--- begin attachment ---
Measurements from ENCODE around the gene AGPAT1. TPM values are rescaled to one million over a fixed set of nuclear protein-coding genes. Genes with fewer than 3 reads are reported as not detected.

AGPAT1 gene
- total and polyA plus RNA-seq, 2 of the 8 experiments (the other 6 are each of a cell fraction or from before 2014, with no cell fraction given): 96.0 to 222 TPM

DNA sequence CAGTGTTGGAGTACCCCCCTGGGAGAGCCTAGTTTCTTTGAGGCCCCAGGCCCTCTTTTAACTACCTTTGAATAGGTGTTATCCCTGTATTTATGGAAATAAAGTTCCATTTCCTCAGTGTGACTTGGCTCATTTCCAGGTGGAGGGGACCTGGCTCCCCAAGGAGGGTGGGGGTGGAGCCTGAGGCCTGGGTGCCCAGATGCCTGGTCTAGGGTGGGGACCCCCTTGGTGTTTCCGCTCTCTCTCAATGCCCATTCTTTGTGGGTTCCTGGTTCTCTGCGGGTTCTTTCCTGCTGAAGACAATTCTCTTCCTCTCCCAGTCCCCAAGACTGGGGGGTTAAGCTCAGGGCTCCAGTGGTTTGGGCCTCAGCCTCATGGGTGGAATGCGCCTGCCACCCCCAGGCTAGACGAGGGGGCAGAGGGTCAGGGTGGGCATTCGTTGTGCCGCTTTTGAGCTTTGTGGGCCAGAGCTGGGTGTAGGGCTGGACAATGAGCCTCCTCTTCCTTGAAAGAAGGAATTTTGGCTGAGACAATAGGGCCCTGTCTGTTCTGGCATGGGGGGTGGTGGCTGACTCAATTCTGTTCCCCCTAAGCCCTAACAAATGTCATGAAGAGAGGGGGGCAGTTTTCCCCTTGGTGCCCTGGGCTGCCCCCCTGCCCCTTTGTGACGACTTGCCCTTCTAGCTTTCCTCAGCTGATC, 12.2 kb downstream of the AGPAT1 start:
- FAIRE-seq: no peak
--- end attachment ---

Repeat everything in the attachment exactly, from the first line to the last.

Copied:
Measurements from ENCODE around the gene AGPAT1. TPM values are rescaled to one million over a fixed set of nuclear protein-coding genes. Genes with fewer than 3 reads are reported as not detected.

AGPAT1 gene
- total and polyA plus RNA-seq, 2 of the 8 experiments (the other 6 are each of a cell fraction or from before 2014, with no cell fraction given): 96.0 to 222 TPM

DNA sequence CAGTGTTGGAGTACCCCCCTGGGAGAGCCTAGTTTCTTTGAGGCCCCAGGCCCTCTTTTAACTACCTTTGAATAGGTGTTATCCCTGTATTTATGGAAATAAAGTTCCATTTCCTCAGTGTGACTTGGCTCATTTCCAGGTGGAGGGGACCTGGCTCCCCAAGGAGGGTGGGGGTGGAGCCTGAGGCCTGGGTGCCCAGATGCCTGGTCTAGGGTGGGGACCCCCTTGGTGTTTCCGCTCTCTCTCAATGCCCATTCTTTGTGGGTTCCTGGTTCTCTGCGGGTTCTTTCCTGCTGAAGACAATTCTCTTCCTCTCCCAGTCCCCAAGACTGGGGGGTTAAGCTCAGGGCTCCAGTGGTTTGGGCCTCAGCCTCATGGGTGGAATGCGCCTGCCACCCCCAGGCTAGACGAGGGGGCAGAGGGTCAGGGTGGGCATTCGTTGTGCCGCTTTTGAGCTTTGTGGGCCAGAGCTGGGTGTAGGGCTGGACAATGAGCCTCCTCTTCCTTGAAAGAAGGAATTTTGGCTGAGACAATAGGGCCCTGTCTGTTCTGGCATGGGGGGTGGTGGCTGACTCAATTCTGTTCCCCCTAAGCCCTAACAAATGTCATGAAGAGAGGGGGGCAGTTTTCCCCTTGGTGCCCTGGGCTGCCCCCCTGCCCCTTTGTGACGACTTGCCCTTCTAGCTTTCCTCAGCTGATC, 12.2 kb downstream of the AGPAT1 start:
- FAIRE-seq: no peak